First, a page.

Lecture Response on Social Media and Boston Bombings

Explosion at Boston marathon

The lecture for this week really put a true-to-life application to ethics in media and mass communication and gave me a lot to think about.  The Boston Marathon Bombing was an event that brought a lot of attention to social media and the ability to spread information very quickly.  According to the lecture, a quarter of Americans found out about the event on social media and more than HALF of young Americans found out this way.  A shift in trends for discovering news information should become apparent with that statement.  Half of young Americans found out about this tragedy through social media.  My, what big power you have social media!


This brings up a few major concerns for me that I will discuss more in depth for my assignment response, but will mention them here.  (Appropriately) First, is the issue of accuracy and wanting to report stories as quickly as possible.  As the lecture pointed out, CNN actually sent out an inaccurate tweet regarding the detainment of a suspect in relation to the bombings.  That tweet received more ReTweets than the correction tweet that later followed it, bringing up questions about the ability for false information to quickly spread in these types of situations.  Justin (@newsleader) asked us if a solution that forced corrected Tweets to automatically be ReTweeted by anyone who shared the false tweet was a good solution, and personally, I think it is not.  The problem with that is it would give too much power to the ReTweet.  While this might be a good idea for news organizations, what about people looking to advertise a sale?  Why not “correct” a tweet that got good engagement so that you can reach that same large audience again?  Too much power.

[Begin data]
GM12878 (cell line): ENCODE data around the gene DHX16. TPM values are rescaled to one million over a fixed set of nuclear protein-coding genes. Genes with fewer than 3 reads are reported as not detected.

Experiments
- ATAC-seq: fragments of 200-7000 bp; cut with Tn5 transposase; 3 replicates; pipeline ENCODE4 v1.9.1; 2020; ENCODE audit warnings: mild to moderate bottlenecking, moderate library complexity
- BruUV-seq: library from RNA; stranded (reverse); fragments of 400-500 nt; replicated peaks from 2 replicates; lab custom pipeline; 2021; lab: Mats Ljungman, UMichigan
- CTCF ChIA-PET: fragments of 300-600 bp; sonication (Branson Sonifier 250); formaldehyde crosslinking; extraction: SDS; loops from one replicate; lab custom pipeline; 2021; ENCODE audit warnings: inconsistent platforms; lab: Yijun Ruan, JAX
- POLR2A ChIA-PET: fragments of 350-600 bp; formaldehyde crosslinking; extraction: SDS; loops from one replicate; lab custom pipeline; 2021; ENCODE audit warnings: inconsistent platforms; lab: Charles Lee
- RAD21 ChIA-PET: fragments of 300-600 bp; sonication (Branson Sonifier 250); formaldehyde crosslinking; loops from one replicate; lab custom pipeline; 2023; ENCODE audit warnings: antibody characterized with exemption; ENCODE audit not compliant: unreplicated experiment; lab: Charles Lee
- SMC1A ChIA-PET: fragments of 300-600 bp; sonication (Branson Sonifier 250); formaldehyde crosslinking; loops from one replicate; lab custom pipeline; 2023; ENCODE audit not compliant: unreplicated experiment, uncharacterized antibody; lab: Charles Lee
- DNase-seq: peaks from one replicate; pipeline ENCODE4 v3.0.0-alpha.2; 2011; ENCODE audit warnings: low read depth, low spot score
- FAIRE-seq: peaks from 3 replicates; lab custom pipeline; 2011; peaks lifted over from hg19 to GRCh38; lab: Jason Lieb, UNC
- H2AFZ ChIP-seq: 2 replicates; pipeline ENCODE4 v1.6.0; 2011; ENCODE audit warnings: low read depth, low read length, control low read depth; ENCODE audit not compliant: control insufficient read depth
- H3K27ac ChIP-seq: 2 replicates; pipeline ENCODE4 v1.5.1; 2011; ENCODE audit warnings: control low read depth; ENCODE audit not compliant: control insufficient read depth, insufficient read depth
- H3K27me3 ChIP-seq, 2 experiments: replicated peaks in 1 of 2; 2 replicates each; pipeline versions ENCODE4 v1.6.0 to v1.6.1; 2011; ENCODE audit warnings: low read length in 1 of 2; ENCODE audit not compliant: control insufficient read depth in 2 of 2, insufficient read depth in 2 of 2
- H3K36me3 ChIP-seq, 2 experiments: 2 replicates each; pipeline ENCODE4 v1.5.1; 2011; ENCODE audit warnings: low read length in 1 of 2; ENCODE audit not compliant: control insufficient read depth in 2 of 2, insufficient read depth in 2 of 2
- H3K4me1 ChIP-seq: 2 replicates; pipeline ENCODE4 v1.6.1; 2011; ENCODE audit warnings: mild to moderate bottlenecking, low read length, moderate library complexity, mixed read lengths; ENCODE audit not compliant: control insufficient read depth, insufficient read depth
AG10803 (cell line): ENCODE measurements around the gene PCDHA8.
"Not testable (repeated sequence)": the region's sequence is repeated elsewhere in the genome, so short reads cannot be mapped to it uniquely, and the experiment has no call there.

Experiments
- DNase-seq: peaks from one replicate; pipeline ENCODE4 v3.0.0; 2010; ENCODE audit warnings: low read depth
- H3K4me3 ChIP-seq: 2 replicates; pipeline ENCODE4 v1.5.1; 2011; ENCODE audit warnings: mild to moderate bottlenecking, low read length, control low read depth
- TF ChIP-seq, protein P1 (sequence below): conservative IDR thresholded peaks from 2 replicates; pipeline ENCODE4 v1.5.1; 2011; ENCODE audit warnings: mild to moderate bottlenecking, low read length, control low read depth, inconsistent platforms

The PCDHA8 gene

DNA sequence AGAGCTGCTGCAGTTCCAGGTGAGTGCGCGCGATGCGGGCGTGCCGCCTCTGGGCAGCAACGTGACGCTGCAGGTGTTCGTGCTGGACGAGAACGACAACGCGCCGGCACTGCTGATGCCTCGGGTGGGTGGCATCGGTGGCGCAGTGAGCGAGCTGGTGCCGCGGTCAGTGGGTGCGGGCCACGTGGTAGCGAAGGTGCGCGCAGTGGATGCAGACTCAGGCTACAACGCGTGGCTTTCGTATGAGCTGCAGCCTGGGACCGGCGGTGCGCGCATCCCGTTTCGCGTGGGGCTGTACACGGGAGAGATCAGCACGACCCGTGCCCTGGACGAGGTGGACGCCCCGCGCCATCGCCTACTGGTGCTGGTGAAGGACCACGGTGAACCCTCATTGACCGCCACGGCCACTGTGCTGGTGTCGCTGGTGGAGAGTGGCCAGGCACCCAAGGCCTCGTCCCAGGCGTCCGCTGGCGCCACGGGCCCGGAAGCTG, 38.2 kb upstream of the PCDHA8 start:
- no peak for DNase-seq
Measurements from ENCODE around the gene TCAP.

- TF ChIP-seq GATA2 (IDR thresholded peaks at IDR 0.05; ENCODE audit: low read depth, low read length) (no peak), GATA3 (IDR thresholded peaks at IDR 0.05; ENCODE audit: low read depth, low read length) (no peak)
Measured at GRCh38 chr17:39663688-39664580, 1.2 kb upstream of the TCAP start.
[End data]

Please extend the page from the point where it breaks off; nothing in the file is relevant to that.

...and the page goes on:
The second issue that I have is with the idea of maintaining an appropriate level of privacy in these types of situations.  We were asked if the picture of a man who lost his leg in the bombings being Tweeted was appropriate.  Personally, in this scenario, I think it is but only on news “stations” that are known for their non-apologetic pictures; and even then, I might consider blurring out the person’s face.  Hiding these types of details regarding the violence of an act only censors the issue and de-sensitizes the American public to harshness of violence.  Imagine if pictures of civilians that are killed as a result of our drone attacks in other countries were to be more public; maybe some more oversight would be demanded by Americans.  In cases like sexual abuse however, I do favor not sharing the identity of victims.  Very case-by-case subject there.

Finally, the issue of “capitalizing” on these types of situations arises.  While I don’t find this practice unacceptable, I do think it is in bad form.  Just because everyone is looking, doesn’t mean you need to take advantage of that.  It just further perpetuates the short attention span of Americans by trivializing important issues while they are popular.  Maybe the Ford tweet would have been more appropriate on the 1 year anniversary for example.  


One thought on “Lecture Response on Social Media and Boston Bombings

  1. Thanks a lot Jake. Re Ford. Yes, I think people might have been more forgiving about the message if it was posted a year on. Re correcting tweets. I envisage the functionality being granted to verified news organisations. I can see how it could be misused. Thanks for pointing it out.

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